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Wednesday, 3 April 2013
New Zealand Energy to add to production and cash flow after sixth oil discovery in Taranaki Basin
New Zealand Energy Corp. (CVE:NZ)(OTCQX:NZERF) says it has made its sixth oil discovery in the Taranaki Basin, showing what the company called a strong inflow of oil, gas and water.
The junior oil and gas producer started testing the Arakamu-2 well in the middle of last month, and swab tested two intervals for a total of 13 days.
The well showed "strong inflow of oil, gas and water with the oil cut increasing, averaging more than 20% over the last three days of swab testing," the company said in its statement on Wednesday.
Indeed, Arakamu-2 has produced a total of 407 barrels of 42° API oil so far, with the well currently shut-in pending the installation of artificial lift, as the well is producing both oil and water.
The well was drilled to a measured depth of 2,380 metres and encountered roughly18 metres of net pay over two separate intervals in the Mt. Messenger Formation, the company said.
"We are pleased to announce a successful outcome at the Arakamu-2 well, with a new oil discovery that will add to NZEC's production and cash flow," said the company in the release, citing president and CEO, John Proust.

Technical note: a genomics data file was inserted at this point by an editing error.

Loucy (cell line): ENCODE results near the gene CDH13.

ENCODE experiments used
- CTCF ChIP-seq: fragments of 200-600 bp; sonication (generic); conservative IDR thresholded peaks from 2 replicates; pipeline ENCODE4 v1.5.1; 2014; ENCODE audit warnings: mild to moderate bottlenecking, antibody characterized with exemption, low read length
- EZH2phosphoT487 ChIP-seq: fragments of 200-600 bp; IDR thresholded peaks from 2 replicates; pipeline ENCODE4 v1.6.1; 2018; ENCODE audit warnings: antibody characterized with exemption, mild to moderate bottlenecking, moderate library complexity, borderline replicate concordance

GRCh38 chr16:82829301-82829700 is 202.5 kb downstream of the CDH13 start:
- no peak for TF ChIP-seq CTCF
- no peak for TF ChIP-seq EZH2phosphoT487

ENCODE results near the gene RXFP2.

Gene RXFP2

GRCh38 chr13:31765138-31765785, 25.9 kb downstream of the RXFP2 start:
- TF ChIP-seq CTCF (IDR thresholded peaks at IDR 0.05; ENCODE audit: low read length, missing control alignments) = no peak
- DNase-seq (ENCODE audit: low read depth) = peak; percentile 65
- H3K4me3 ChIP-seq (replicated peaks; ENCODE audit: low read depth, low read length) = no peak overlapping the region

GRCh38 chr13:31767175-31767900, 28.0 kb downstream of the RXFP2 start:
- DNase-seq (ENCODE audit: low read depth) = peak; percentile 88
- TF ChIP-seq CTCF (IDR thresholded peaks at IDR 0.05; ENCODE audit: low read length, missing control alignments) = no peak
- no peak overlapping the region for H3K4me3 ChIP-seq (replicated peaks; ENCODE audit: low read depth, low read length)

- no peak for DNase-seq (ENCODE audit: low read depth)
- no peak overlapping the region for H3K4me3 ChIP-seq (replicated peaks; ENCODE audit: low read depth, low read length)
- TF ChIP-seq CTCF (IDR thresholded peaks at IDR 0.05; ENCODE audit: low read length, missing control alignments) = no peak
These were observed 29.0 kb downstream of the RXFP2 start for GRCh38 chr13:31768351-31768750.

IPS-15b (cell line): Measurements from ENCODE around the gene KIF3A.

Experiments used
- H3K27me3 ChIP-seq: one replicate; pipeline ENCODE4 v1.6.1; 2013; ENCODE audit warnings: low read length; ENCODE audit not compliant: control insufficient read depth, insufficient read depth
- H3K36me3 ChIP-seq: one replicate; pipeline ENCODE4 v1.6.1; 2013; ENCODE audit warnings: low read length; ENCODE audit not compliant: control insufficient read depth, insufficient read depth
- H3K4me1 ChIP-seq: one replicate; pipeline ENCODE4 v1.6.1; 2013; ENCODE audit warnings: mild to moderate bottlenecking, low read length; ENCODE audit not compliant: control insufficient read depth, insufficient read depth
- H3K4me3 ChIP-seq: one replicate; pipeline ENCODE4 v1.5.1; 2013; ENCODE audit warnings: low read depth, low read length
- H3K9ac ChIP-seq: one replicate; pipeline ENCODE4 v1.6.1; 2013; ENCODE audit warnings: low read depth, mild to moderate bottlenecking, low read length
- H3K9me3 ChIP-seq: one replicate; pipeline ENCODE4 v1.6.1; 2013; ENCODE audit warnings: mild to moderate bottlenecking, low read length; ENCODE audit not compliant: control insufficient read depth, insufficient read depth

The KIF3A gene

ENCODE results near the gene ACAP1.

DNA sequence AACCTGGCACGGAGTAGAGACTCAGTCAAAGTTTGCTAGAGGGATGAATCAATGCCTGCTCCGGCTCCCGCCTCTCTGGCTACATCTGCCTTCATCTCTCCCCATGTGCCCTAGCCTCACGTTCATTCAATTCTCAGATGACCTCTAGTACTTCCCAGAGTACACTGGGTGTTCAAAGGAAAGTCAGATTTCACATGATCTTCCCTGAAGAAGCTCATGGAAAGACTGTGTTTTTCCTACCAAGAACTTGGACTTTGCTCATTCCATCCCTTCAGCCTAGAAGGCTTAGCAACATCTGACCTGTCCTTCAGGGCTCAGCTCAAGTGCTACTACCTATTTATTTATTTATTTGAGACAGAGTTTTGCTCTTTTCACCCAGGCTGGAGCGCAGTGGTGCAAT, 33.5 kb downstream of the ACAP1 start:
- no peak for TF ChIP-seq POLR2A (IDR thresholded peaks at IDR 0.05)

"While this well has certainly posed more than its share of challenges, every well that we drill provides additional information and well control that will help guide future exploration in the Taranaki Basin."
Perforation of the upper interval "demonstrated good inflow", New Zealand Energy noted Wednesday, but sand entered the wellbore, causing the tubing string and perforating gun to become stuck. Following extensive workover operations, the tubing string and perforating gun were successfully recovered, it added.
Late in February, the junior oil and gas company withdrew its 3,000 barrels of oil equivalent per day (boe/d) outlook for the end of the first quarter on declining flow rates from producing wells, while also announcing the decision to delay further drilling to focus on the completion of its acquisition from Origin Energy.
The company's plans are to focus in the near-term on lower-cost exploration and production opportunities that are close to infrastructure. The acquisition from Origin includes the Waihapa Production Station, and associated gathering and sales infrastructure, as well as four petroleum licenses in the main Taranaki Basin production fairway.
Last week, in a step forward, New Zealand Energy announced that it received approval from New Zealand's Overseas Investment Office to obtain the Waihapa Production Station site, putting it one step closer to completing its acquisition of assets from Origin Energy. It expects to meet all conditions in order to conclude the transaction in the second quarter of this year.
Currently, the company’s property portfolio collectively covers roughly 2.27 million acres, including pending permits, of conventional and unconventional prospects in the Taranaki Basin and East Coast Basin of New Zealand's North Island.
The Canadian junior is considering a number of options to increase its financial capacity, including increasing cash flow from oil production, credit facilities, joint ventures, commercial arrangements or other financing alternatives.